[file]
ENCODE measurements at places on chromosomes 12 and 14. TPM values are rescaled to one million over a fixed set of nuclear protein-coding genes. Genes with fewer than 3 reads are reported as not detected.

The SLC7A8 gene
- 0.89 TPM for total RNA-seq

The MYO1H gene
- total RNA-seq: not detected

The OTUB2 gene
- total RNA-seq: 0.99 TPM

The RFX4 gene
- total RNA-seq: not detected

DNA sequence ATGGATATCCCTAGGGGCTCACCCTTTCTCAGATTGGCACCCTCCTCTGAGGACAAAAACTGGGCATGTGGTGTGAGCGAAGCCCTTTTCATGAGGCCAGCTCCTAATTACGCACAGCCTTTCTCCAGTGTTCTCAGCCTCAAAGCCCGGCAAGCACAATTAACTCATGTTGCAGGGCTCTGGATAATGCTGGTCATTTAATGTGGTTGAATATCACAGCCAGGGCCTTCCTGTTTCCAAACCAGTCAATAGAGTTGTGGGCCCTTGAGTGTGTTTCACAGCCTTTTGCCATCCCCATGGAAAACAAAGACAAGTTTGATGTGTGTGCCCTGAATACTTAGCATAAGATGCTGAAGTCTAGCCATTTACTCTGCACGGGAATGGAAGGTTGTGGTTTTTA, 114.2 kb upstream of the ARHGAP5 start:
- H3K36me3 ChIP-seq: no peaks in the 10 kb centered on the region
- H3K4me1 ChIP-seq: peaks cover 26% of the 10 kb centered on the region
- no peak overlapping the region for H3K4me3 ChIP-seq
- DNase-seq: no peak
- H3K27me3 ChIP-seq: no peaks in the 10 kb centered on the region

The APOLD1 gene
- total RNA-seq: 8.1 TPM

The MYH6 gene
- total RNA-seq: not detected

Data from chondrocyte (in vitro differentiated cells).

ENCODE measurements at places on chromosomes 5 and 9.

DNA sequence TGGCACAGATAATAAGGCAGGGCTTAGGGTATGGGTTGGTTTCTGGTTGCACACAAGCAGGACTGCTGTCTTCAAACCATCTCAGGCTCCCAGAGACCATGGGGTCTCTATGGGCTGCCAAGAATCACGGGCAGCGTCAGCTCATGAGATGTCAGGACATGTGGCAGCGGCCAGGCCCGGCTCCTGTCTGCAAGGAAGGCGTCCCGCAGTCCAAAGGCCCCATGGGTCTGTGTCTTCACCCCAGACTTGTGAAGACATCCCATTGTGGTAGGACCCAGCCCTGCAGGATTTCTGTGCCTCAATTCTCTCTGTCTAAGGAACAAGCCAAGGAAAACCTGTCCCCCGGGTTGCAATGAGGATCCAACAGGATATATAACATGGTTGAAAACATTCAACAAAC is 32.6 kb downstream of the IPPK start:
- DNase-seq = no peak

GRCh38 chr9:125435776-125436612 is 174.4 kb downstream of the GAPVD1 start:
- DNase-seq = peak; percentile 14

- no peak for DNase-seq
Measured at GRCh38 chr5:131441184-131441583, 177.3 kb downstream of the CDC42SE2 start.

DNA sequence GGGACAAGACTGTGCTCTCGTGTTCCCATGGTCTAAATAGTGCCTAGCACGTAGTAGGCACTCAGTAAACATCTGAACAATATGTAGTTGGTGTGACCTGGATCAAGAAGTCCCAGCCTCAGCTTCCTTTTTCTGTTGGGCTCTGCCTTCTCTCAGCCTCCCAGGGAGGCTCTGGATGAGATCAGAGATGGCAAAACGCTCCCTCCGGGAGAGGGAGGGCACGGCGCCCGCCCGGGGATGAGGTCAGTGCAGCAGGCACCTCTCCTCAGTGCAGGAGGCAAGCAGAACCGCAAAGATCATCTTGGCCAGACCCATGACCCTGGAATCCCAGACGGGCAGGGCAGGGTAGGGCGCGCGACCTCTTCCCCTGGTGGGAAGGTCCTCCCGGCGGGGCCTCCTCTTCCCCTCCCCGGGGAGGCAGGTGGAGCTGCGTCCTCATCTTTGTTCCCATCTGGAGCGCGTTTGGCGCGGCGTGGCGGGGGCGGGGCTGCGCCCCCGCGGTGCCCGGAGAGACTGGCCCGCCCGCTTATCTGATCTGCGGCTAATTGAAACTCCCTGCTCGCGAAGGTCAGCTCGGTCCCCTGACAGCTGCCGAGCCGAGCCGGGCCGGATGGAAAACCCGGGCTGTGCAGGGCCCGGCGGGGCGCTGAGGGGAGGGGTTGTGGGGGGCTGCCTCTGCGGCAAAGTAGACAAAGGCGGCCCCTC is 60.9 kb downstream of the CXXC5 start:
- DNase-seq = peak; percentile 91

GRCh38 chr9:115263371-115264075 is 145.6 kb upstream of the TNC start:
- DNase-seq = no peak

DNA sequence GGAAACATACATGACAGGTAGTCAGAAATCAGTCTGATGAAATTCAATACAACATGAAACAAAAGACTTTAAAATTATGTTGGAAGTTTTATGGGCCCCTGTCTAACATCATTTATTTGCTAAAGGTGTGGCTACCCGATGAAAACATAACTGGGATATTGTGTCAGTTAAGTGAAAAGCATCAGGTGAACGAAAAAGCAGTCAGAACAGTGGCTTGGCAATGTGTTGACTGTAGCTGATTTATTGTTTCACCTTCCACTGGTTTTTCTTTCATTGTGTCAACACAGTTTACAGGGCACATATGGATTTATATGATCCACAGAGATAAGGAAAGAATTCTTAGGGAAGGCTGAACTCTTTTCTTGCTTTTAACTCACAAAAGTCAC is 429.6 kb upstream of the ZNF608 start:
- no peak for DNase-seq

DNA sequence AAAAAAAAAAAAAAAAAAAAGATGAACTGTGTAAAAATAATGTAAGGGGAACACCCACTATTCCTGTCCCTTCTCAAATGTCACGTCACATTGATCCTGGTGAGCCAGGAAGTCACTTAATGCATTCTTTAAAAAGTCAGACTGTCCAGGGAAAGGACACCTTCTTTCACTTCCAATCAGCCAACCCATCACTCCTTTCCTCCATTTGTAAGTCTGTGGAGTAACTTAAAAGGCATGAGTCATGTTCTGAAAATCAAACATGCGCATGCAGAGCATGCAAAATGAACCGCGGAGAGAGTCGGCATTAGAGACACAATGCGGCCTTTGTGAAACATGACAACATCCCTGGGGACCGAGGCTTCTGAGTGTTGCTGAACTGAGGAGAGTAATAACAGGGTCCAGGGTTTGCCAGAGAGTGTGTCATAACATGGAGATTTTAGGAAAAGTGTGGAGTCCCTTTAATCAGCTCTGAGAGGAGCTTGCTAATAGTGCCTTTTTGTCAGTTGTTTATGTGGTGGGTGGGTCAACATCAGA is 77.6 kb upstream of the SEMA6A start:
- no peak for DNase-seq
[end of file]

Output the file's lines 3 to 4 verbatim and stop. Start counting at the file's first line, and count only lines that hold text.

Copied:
- 0.89 TPM for total RNA-seq

The MYO1H gene